Georgia Child Support Process

The law requires parents to support their children financially, whether the parents live together or not. Whether the parents divorce or were never married, one of the ways that the law can ensure that children are provided for is through child support orders. Georgia parents looking to obtain child support orders should be aware of the steps they need to take to get and enforce child support orders.

Beginning a Child Support Case

Either parent can open a child support case with the Department of Human Services (DHS) by filling out an application for assistance and paying the application fee. Those parents who receive Temporary Assistance to Needy Families (TANF) benefits and some Medicaid recipients may waive the fee. The petitioning parent needs to know the location of the other parent, or have information that will assist the DHS in locating the other parent, when opening the case.

Establishing Paternity

Parents have to establish the child's paternity before the court will issue a child support order. For parents who were married when the child was born, paternity is already established. If the parents were unmarried at the time, a court or administrative order can establish legal fatherhood. If the father will not acknowledge paternity, the court can order genetic testing upon the submission of a sworn affidavit from the mother.

File a Support Order Based on Georgia Child Support Guidelines

After establishing paternity, the parent seeking child support can obtain a child support order from the court. The court will use the state's child support guidelines to determine the amount of child support the parent owes. The guidelines factor in the gross incomes of both parents, the cost of health care and work-related child care costs to determine each parent's support obligation.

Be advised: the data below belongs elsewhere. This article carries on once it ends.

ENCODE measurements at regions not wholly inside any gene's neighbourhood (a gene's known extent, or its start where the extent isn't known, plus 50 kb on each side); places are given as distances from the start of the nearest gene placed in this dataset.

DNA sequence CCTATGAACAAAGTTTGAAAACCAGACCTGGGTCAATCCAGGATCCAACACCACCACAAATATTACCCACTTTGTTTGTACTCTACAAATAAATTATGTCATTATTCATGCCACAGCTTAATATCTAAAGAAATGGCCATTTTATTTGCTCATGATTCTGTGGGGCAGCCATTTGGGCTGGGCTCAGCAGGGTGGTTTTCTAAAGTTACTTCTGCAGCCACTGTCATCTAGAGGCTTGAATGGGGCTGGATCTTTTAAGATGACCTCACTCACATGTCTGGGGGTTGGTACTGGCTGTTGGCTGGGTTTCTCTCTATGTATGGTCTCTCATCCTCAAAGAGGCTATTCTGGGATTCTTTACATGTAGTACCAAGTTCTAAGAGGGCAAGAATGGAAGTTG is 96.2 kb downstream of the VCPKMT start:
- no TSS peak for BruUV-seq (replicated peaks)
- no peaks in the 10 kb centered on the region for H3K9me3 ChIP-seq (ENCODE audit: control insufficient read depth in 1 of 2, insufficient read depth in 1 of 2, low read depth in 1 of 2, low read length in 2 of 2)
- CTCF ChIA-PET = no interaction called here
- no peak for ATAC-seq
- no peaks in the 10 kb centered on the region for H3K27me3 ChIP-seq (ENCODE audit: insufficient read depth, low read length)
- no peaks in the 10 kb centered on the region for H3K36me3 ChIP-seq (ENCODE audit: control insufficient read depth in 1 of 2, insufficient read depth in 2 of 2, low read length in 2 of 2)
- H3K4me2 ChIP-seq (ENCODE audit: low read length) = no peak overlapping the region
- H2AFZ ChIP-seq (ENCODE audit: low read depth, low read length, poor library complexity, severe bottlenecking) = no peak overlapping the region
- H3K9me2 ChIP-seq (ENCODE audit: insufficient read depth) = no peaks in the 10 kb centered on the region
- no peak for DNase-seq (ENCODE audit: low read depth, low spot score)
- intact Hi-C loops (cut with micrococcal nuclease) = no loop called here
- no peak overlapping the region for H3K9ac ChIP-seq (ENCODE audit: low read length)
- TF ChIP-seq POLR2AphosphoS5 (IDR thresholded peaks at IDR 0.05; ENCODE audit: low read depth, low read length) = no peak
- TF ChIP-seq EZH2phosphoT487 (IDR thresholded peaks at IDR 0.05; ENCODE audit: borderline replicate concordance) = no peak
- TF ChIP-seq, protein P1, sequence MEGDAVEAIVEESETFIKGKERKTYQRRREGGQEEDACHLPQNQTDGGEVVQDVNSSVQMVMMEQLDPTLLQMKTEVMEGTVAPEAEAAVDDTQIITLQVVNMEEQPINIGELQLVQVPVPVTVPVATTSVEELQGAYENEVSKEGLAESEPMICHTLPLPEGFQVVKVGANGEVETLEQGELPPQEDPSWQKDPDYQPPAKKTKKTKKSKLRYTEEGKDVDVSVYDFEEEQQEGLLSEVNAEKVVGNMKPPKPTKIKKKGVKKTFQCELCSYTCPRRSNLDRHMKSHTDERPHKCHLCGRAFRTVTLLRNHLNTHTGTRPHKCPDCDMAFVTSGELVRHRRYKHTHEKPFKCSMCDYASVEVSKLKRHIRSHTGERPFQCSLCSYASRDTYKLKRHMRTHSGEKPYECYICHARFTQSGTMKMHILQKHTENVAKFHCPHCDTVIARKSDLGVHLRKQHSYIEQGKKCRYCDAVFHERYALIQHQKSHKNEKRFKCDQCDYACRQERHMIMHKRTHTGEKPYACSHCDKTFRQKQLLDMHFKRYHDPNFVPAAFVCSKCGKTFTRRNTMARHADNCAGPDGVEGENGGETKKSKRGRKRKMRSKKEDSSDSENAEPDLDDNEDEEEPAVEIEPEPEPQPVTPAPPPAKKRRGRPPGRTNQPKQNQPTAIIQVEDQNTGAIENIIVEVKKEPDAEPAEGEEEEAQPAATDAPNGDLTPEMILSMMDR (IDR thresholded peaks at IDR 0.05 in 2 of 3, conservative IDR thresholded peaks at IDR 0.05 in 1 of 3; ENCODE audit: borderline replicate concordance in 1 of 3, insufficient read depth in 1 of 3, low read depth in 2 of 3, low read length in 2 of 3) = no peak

The court may deviate from the presumptive amount of support if it finds circumstances warrant it. Some reasons that a court may adjust the amount of support up or down is high or low income for one parent, alimony payments, special expenses for the child and parenting time.

Payment

Parents who have child support obligations can arrange to have the payments withheld from their paychecks through the DHS. State law requires immediate income withholding in most cases.

Enforcement of the Order

Parents who do not pay their child support obligations are subject to several sanctions, including:

  • Interception of state and federal income tax refunds
  • Revocation of driver's, professional, occupational, hunting or fishing licenses
  • Reporting to credit bureaus of delinquencies
  • Seizing of lottery winnings above $2,500
  • Denial or revocation of passports for those who owe more than $2,500

Modifying the Order

Either parent can petition the court to review the order and modify it after three years. If circumstances change significantly before three years pass, a parent may also ask for review.

If you are seeking child support, you may benefit from the advice of an attorney experienced in how judges interpret the Georgia child support guidelines. Contact a family law attorney today who can help you get the support that your child needs.